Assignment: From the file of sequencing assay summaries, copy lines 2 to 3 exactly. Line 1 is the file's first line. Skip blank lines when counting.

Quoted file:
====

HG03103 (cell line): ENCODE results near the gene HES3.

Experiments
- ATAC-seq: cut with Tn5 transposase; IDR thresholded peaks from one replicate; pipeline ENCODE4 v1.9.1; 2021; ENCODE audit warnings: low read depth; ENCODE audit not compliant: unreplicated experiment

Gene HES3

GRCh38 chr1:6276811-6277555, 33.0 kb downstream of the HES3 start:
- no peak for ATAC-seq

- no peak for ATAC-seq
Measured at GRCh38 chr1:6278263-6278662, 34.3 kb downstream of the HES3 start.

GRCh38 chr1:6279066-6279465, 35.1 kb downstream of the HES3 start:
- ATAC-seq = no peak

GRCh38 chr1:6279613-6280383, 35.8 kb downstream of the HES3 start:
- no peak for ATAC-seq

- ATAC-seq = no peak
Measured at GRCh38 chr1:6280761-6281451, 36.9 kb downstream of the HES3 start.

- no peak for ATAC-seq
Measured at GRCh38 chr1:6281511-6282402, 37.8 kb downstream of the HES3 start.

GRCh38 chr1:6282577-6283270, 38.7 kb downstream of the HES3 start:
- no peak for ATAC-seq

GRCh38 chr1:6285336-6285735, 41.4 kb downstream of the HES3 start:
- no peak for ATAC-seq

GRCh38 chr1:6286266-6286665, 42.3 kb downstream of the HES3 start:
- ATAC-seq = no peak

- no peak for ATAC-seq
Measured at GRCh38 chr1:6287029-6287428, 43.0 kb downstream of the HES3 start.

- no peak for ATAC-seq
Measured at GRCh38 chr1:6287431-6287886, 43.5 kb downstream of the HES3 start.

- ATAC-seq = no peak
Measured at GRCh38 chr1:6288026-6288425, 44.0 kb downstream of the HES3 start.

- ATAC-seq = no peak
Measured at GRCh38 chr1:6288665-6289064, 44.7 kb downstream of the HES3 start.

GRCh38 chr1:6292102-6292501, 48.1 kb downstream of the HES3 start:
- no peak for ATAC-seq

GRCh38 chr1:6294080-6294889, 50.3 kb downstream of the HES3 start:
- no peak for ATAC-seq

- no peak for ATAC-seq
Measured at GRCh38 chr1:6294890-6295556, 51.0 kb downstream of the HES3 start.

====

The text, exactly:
Experiments
- ATAC-seq: cut with Tn5 transposase; IDR thresholded peaks from one replicate; pipeline ENCODE4 v1.9.1; 2021; ENCODE audit warnings: low read depth; ENCODE audit not compliant: unreplicated experiment